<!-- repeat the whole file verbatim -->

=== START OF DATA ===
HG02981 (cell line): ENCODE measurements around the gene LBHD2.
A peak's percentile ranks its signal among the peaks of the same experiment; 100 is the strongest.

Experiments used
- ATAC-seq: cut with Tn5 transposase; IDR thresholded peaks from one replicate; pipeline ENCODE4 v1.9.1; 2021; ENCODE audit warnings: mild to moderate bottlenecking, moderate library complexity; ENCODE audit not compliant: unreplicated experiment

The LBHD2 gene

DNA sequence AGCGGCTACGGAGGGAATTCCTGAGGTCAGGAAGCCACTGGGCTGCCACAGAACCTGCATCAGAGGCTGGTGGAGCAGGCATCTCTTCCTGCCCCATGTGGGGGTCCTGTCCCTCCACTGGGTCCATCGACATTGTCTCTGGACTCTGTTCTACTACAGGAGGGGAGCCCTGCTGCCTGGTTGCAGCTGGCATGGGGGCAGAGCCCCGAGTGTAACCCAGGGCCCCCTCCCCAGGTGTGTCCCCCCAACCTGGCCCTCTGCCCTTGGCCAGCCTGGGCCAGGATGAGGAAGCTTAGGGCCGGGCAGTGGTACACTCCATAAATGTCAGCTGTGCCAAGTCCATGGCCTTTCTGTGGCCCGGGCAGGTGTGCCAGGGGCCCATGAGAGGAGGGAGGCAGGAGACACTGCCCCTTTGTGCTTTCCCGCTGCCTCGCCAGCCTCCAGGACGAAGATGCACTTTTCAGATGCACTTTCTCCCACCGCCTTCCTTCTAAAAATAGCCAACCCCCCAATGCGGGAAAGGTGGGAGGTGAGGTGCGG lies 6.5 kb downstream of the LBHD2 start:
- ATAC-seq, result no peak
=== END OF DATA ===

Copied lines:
HG02981 (cell line): ENCODE measurements around the gene LBHD2.
A peak's percentile ranks its signal among the peaks of the same experiment; 100 is the strongest.

Experiments used
- ATAC-seq: cut with Tn5 transposase; IDR thresholded peaks from one replicate; pipeline ENCODE4 v1.9.1; 2021; ENCODE audit warnings: mild to moderate bottlenecking, moderate library complexity; ENCODE audit not compliant: unreplicated experiment

The LBHD2 gene

DNA sequence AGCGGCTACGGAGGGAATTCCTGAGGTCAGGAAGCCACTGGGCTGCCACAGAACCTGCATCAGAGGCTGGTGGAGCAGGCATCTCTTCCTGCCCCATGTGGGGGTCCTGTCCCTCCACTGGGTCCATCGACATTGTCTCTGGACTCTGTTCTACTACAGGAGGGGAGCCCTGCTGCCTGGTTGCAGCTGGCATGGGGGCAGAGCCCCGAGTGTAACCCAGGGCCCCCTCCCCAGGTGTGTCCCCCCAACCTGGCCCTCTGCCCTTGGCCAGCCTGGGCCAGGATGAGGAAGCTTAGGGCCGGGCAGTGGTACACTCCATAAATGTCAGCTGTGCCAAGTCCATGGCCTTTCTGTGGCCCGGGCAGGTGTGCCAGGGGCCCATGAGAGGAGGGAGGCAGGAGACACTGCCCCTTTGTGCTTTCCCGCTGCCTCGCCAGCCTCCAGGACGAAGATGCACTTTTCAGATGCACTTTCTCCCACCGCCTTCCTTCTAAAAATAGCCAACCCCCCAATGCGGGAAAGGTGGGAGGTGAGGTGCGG lies 6.5 kb downstream of the LBHD2 start:
- ATAC-seq, result no peak